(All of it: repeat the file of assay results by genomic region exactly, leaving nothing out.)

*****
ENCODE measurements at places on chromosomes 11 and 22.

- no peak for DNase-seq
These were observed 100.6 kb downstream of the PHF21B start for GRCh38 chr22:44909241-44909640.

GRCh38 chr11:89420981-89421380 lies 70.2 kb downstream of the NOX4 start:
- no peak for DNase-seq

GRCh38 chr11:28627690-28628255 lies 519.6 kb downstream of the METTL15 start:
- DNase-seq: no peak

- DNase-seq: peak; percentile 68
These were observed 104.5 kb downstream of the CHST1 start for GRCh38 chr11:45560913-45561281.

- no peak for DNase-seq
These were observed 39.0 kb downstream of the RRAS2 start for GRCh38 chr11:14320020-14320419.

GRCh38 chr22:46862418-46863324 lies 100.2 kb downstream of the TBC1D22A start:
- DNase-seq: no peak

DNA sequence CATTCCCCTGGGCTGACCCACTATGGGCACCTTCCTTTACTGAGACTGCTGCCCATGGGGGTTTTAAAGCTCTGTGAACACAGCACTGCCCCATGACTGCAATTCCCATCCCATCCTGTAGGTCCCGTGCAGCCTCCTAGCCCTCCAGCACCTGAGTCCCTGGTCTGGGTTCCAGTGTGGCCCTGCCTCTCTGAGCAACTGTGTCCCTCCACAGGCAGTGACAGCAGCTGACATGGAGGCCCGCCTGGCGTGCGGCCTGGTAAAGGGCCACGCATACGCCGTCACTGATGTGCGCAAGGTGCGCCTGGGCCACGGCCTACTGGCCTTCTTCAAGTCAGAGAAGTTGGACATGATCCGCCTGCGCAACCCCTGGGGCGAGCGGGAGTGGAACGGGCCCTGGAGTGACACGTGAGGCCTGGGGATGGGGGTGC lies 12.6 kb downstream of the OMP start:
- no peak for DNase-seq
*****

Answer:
ENCODE measurements at places on chromosomes 11 and 22.

- no peak for DNase-seq
These were observed 100.6 kb downstream of the PHF21B start for GRCh38 chr22:44909241-44909640.

GRCh38 chr11:89420981-89421380 lies 70.2 kb downstream of the NOX4 start:
- no peak for DNase-seq

GRCh38 chr11:28627690-28628255 lies 519.6 kb downstream of the METTL15 start:
- DNase-seq: no peak

- DNase-seq: peak; percentile 68
These were observed 104.5 kb downstream of the CHST1 start for GRCh38 chr11:45560913-45561281.

- no peak for DNase-seq
These were observed 39.0 kb downstream of the RRAS2 start for GRCh38 chr11:14320020-14320419.

GRCh38 chr22:46862418-46863324 lies 100.2 kb downstream of the TBC1D22A start:
- DNase-seq: no peak

DNA sequence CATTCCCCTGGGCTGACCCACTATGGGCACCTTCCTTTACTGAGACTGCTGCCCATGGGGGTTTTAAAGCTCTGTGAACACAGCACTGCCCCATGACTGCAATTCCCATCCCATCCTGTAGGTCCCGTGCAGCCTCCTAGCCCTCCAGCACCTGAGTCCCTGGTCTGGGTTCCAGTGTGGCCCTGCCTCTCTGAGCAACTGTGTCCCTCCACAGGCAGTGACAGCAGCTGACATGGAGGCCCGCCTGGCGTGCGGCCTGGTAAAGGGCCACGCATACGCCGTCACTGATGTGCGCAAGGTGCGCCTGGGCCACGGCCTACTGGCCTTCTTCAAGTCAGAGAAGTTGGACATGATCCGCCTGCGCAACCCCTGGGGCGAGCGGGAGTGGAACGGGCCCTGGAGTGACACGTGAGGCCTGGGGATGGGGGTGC lies 12.6 kb downstream of the OMP start:
- no peak for DNase-seq